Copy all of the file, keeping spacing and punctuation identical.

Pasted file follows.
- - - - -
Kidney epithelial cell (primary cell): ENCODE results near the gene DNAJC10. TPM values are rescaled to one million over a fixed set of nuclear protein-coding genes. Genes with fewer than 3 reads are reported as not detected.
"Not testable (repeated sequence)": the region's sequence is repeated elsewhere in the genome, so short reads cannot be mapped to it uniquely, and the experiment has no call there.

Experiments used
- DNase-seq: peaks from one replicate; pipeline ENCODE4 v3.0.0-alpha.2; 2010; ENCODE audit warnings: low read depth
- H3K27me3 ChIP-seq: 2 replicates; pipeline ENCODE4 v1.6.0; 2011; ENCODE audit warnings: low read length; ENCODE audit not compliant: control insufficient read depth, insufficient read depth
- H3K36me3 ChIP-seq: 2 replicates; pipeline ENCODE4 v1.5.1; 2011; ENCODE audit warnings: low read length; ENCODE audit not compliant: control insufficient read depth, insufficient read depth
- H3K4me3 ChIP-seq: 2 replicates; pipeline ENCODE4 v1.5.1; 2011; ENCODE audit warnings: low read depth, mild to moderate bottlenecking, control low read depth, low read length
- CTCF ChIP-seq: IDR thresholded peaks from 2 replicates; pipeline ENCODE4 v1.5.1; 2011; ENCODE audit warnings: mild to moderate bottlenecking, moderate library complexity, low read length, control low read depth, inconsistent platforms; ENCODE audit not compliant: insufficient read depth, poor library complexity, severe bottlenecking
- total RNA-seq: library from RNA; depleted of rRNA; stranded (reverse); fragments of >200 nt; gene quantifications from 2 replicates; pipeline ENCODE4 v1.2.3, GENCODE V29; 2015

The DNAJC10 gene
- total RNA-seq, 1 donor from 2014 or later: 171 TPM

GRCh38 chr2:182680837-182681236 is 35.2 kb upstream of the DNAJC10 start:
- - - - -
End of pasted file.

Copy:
Kidney epithelial cell (primary cell): ENCODE results near the gene DNAJC10. TPM values are rescaled to one million over a fixed set of nuclear protein-coding genes. Genes with fewer than 3 reads are reported as not detected.
"Not testable (repeated sequence)": the region's sequence is repeated elsewhere in the genome, so short reads cannot be mapped to it uniquely, and the experiment has no call there.

Experiments used
- DNase-seq: peaks from one replicate; pipeline ENCODE4 v3.0.0-alpha.2; 2010; ENCODE audit warnings: low read depth
- H3K27me3 ChIP-seq: 2 replicates; pipeline ENCODE4 v1.6.0; 2011; ENCODE audit warnings: low read length; ENCODE audit not compliant: control insufficient read depth, insufficient read depth
- H3K36me3 ChIP-seq: 2 replicates; pipeline ENCODE4 v1.5.1; 2011; ENCODE audit warnings: low read length; ENCODE audit not compliant: control insufficient read depth, insufficient read depth
- H3K4me3 ChIP-seq: 2 replicates; pipeline ENCODE4 v1.5.1; 2011; ENCODE audit warnings: low read depth, mild to moderate bottlenecking, control low read depth, low read length
- CTCF ChIP-seq: IDR thresholded peaks from 2 replicates; pipeline ENCODE4 v1.5.1; 2011; ENCODE audit warnings: mild to moderate bottlenecking, moderate library complexity, low read length, control low read depth, inconsistent platforms; ENCODE audit not compliant: insufficient read depth, poor library complexity, severe bottlenecking
- total RNA-seq: library from RNA; depleted of rRNA; stranded (reverse); fragments of >200 nt; gene quantifications from 2 replicates; pipeline ENCODE4 v1.2.3, GENCODE V29; 2015

The DNAJC10 gene
- total RNA-seq, 1 donor from 2014 or later: 171 TPM

GRCh38 chr2:182680837-182681236 is 35.2 kb upstream of the DNAJC10 start: